Continued isolation cannot be the new normal for seniors
The impact of isolation on mental and physical health can be as dangerous for older adults as contracting a respiratory virus.
“Like those of us who are free to walk outside, though physically distant, we suggest that it is time to begin conversations and develop comprehensive and safe strategies to relax the lockdown for older adults living in facilities or attending adult day care. They are, after all, residents and citizens, not prisoners,” said Ila Schepisi, a senior instructor and director of Virginia Tech Adult Day Services, and the co-creator of Memory Masterclass.
Americans have become too familiar with the concepts of isolation, quarantining and physical distancing over the past few months. But when it comes to older adults, continued isolation cannot be the new normal.
When older adults are isolated from the outside world, a litany of events can occur: falls, general weakness, poor nutrition, lack of communication, depression, cognitive decline, and weight loss.
“We recognize that far too many people are dying alone in care facilities, deprived of the company of friends and family,” said Pamela Teaster, a professor of human development and family science at Virginia Tech and director of the Virginia Tech Center for Gerontology.
“While healthcare teams are dedicated, present, and heroically doing their best, they cannot replace the presence of family and those with whom an older adult has shared a lifetime,” Teaster said.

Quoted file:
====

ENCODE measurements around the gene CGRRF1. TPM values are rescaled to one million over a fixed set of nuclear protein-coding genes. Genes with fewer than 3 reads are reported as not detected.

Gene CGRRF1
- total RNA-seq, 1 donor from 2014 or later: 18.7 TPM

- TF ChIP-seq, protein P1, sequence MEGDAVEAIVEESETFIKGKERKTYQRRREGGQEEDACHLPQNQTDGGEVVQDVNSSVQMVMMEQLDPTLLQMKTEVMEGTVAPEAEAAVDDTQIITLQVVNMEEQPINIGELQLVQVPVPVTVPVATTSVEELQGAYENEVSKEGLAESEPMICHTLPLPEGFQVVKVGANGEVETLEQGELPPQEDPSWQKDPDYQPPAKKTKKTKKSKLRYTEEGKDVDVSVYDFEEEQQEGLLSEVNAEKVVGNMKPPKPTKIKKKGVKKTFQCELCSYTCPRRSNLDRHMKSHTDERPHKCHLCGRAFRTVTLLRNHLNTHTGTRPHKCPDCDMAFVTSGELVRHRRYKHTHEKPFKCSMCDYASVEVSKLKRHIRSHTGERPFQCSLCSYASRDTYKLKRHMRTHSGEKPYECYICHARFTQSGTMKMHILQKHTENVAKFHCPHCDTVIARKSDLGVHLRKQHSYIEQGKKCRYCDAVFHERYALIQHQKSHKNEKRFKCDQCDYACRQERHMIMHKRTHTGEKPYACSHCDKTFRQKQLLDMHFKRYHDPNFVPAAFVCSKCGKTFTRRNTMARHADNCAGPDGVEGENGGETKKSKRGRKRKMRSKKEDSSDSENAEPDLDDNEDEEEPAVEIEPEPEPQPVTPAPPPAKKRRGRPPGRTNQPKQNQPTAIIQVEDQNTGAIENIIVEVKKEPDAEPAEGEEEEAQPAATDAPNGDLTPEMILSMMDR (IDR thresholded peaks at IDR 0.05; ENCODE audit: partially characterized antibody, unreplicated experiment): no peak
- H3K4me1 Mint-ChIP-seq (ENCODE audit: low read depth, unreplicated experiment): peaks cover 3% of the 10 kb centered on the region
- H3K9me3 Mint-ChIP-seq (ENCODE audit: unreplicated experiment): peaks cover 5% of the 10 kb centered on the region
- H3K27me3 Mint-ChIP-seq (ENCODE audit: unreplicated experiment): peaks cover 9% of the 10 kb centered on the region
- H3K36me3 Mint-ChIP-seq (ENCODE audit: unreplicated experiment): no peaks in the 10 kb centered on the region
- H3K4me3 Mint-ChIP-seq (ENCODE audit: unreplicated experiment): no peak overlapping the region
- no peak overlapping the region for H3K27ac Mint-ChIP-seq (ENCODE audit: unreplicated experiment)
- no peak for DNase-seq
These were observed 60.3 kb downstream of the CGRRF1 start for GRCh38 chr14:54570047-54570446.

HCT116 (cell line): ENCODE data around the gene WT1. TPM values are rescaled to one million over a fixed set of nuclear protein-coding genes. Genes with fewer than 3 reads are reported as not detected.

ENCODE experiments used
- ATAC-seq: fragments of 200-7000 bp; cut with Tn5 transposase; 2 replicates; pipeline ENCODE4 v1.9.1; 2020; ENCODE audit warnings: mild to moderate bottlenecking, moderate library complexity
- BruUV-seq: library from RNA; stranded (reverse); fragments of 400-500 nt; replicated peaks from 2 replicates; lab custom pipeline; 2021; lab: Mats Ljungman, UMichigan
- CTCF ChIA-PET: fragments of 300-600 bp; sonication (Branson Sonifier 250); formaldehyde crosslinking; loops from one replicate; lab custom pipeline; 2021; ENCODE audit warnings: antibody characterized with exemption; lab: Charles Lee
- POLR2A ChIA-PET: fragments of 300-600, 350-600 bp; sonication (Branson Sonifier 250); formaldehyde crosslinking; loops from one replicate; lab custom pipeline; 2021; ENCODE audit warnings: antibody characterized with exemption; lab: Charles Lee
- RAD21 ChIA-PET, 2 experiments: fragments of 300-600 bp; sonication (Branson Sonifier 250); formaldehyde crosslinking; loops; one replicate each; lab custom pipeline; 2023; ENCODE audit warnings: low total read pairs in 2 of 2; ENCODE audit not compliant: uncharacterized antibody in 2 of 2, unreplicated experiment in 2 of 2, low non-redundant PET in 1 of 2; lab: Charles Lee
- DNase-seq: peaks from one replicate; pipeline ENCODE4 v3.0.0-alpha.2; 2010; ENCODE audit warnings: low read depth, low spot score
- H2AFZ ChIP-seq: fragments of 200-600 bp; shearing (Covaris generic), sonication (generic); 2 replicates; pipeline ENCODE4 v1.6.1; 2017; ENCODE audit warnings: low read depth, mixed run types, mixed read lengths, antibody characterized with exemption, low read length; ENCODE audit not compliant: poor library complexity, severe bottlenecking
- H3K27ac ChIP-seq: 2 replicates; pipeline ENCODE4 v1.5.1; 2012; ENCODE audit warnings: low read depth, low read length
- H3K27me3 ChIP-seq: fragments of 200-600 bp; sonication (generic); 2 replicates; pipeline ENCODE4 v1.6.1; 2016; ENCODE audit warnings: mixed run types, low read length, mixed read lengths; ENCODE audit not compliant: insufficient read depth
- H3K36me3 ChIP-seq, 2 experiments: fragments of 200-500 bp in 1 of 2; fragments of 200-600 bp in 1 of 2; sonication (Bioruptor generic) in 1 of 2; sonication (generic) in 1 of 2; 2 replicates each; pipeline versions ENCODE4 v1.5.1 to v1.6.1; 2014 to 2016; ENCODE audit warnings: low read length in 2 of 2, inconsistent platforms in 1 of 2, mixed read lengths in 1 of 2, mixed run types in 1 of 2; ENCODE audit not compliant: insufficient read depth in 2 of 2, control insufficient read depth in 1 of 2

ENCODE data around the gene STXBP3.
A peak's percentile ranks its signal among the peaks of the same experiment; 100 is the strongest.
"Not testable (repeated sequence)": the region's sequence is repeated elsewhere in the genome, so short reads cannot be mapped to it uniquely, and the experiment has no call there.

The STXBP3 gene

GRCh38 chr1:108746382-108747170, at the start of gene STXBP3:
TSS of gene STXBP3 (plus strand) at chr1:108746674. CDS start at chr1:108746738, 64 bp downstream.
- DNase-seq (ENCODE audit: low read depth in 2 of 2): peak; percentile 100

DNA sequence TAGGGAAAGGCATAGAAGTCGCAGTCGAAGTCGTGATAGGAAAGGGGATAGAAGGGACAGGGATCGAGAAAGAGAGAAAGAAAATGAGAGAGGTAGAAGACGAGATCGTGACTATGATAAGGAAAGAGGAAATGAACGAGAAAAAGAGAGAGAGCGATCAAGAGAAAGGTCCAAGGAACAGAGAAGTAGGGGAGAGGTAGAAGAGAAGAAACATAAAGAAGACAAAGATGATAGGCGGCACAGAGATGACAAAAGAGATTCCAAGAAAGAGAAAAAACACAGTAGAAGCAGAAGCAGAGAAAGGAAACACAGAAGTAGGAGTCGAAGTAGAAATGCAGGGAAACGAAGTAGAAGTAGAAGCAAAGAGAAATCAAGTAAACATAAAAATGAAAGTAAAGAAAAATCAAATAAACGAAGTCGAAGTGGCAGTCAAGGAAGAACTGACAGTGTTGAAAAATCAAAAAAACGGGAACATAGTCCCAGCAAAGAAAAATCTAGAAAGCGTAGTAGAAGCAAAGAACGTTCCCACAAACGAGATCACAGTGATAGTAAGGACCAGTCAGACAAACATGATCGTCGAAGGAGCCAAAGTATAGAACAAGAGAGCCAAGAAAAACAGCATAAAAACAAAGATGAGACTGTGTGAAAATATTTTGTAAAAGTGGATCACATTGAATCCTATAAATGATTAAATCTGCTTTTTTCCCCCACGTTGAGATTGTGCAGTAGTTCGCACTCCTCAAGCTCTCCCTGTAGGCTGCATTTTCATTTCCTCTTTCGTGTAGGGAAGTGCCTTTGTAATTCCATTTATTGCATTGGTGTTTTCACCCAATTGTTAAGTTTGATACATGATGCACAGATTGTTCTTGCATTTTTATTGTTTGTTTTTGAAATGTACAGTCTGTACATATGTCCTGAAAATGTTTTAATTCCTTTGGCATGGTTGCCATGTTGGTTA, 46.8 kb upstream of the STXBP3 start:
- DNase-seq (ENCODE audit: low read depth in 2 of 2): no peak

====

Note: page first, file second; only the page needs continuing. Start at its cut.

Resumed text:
In March, care facilities for older adults locked down under the advisement of state and local government, believing that the drastic measure was critical to stop a potential and horrific spread.
At the beginning of the pandemic, there may have been a justified and expected time to lockdown and protect vulnerable older adults at all costs.
Schepisi and Teaster stress that it’s time for innovative new plans that are taken seriously, rehearsed, ready, and in place so that we have better options for current and future emergencies.
“We assert that, by developing better plans now, while we are slowly opening back up, we can reduce the images so widely seen in media accounts of residents and family members pressing their hands against glass,” said Schepisi and Teaster.